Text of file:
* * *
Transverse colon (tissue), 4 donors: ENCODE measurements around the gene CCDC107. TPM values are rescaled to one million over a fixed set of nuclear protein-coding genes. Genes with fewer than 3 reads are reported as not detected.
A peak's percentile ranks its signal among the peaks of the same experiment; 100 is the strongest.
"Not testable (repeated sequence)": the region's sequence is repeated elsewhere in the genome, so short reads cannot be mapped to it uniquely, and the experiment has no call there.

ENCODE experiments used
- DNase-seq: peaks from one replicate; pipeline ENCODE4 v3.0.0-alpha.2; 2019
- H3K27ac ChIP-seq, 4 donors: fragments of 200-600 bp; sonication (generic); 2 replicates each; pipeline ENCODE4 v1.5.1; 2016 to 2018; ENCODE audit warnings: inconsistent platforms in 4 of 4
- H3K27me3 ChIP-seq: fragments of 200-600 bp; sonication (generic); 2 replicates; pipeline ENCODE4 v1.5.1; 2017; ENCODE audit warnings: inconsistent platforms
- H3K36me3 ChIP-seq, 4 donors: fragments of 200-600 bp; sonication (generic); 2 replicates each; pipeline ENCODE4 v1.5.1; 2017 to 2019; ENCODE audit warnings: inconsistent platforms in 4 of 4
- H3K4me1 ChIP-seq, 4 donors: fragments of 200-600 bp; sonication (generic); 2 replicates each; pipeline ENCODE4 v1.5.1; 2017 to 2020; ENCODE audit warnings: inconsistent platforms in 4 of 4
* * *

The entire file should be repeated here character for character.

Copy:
Transverse colon (tissue), 4 donors: ENCODE measurements around the gene CCDC107. TPM values are rescaled to one million over a fixed set of nuclear protein-coding genes. Genes with fewer than 3 reads are reported as not detected.
A peak's percentile ranks its signal among the peaks of the same experiment; 100 is the strongest.
"Not testable (repeated sequence)": the region's sequence is repeated elsewhere in the genome, so short reads cannot be mapped to it uniquely, and the experiment has no call there.

ENCODE experiments used
- DNase-seq: peaks from one replicate; pipeline ENCODE4 v3.0.0-alpha.2; 2019
- H3K27ac ChIP-seq, 4 donors: fragments of 200-600 bp; sonication (generic); 2 replicates each; pipeline ENCODE4 v1.5.1; 2016 to 2018; ENCODE audit warnings: inconsistent platforms in 4 of 4
- H3K27me3 ChIP-seq: fragments of 200-600 bp; sonication (generic); 2 replicates; pipeline ENCODE4 v1.5.1; 2017; ENCODE audit warnings: inconsistent platforms
- H3K36me3 ChIP-seq, 4 donors: fragments of 200-600 bp; sonication (generic); 2 replicates each; pipeline ENCODE4 v1.5.1; 2017 to 2019; ENCODE audit warnings: inconsistent platforms in 4 of 4
- H3K4me1 ChIP-seq, 4 donors: fragments of 200-600 bp; sonication (generic); 2 replicates each; pipeline ENCODE4 v1.5.1; 2017 to 2020; ENCODE audit warnings: inconsistent platforms in 4 of 4